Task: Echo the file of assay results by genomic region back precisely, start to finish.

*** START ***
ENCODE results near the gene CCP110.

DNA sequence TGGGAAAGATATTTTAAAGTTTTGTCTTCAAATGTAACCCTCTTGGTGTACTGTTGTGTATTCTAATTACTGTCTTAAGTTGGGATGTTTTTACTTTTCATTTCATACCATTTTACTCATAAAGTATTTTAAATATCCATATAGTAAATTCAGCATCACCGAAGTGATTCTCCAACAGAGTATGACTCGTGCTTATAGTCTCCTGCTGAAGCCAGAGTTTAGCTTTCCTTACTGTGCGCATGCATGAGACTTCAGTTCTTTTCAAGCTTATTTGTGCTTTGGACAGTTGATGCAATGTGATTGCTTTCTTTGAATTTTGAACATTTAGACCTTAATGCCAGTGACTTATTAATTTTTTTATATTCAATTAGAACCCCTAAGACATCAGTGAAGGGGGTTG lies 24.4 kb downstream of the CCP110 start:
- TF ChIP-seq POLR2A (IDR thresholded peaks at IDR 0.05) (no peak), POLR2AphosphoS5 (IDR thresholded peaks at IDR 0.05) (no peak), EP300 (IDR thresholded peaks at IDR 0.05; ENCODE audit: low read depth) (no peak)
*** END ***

ENCODE results near the gene CCP110.

DNA sequence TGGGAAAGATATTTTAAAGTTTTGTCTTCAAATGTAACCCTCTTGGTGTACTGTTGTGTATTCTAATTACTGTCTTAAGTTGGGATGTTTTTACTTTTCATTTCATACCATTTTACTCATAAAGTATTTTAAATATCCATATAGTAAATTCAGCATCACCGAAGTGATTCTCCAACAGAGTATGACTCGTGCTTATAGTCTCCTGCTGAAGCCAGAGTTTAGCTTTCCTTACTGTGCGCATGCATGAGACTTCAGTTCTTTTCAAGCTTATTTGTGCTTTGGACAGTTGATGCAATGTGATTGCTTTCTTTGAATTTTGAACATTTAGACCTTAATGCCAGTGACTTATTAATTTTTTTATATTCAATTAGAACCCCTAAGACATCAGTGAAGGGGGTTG lies 24.4 kb downstream of the CCP110 start:
- TF ChIP-seq POLR2A (IDR thresholded peaks at IDR 0.05) (no peak), POLR2AphosphoS5 (IDR thresholded peaks at IDR 0.05) (no peak), EP300 (IDR thresholded peaks at IDR 0.05; ENCODE audit: low read depth) (no peak)